New Headaches

The proposed regulations would also create four new problems for employers.

The first relates to getting doctor’s notes.  Under the Sick Leave Law, employers can require medical documentation (signed by a health care professional) if the employee is absent for three or more consecutive sick days.  Under the proposed regulations, an employer cannot ask for that documentation if the total cost to the employee of obtaining the documentation would be more than two and a half times their hourly rate of pay.  In other words, if the employee makes $16 an hour, the amount of the employee’s co-pay, tolls, mileage and copy costs to get to the doctor and obtain the note could not exceed $40.

The second relates to the confidentiality issue.  The proposed regulations only allow employers to disclose information relating to protected Sick Leave Law use as part of a defense in an administrative or judicial proceeding.  Even then, it would only allow disclosure in the proceeding regarding the accrual, use and request to use time, as well whether the employee adhered to the existing policy regarding use, and not disclosure of the details of the illness or other reason for the absence.  This is extremely problematic as it means that employers will not be able to respond to a valid subpoena for a personnel file.  In addition, it will create real problems when defending a claim unrelated to the Sick Leave Law – such as a disability discrimination claim – where information contained in notes and documentation submitted in connection with a Sick Leave Law absence would be vital to the defense of the claim.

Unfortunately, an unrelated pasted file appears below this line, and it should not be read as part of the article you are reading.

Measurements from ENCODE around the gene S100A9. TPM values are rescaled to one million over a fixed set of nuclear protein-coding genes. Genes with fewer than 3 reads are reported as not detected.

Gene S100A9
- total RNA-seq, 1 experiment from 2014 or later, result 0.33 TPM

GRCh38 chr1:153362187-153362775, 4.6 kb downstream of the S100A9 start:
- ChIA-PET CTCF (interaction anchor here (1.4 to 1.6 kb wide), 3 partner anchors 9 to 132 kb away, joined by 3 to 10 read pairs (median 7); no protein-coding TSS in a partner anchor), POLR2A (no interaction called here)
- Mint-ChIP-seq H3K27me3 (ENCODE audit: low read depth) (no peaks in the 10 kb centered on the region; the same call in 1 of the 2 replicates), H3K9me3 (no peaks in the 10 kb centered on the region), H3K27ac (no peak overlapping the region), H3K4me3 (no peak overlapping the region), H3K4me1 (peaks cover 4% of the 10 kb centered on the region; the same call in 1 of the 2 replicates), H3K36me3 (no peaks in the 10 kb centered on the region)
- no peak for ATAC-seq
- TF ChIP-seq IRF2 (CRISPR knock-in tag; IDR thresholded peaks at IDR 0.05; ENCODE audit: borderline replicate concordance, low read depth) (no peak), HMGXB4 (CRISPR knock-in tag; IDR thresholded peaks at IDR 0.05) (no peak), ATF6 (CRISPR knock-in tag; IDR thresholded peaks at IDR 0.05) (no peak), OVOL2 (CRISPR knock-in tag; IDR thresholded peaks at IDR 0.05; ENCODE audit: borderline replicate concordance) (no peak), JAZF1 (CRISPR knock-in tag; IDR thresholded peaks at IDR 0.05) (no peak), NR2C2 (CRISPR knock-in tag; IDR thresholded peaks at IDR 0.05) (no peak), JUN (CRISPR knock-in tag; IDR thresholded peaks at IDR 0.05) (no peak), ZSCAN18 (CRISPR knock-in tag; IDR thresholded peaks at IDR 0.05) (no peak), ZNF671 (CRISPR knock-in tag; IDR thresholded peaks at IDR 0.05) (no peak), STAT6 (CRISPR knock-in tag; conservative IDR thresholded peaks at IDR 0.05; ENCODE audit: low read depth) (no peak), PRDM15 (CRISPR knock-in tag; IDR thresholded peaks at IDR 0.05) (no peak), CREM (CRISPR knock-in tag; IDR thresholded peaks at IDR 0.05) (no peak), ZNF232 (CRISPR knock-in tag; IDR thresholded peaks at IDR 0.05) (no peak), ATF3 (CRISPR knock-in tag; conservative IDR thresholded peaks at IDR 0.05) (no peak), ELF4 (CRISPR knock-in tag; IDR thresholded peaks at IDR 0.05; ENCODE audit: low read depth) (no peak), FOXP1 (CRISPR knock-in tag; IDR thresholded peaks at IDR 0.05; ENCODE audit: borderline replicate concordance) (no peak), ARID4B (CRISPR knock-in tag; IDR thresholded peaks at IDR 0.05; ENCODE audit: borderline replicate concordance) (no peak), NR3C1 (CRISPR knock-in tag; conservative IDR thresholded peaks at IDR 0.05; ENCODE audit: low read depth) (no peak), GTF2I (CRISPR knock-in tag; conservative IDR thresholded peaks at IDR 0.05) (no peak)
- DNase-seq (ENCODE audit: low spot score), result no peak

The third relates to out-of-of state employers.  The proposed regulations make it abundantly clear that the paid time off requirement would apply to employers – including out of state employers – with eighteen employees who either worked in Rhode Island fifty percent of the time or spent the most time working in Rhode Island, even if it was less than fifty percent of the time (which could happen if the employee worked in three or more states).  This means employers with no office location and employees who only worked in Rhode Island part of the time (including working from home) would be subject to the law.

Finally, the proposed regulations state that employers must accrue based upon hours paid not worked, meaning that employees accrue time on vacations, on sick or other leave and on holidays.

Next Steps

The hearing on the proposed regulations takes place on April 2, 2018 at 5:00pm and the comment period expires on April 8, 2018.  Hopefully the DLT addresses these issues after receiving comments and implements a more comprehensive and explanatory set of regulations prior to the Sick Leave Law’s July 1, 2018 effective date.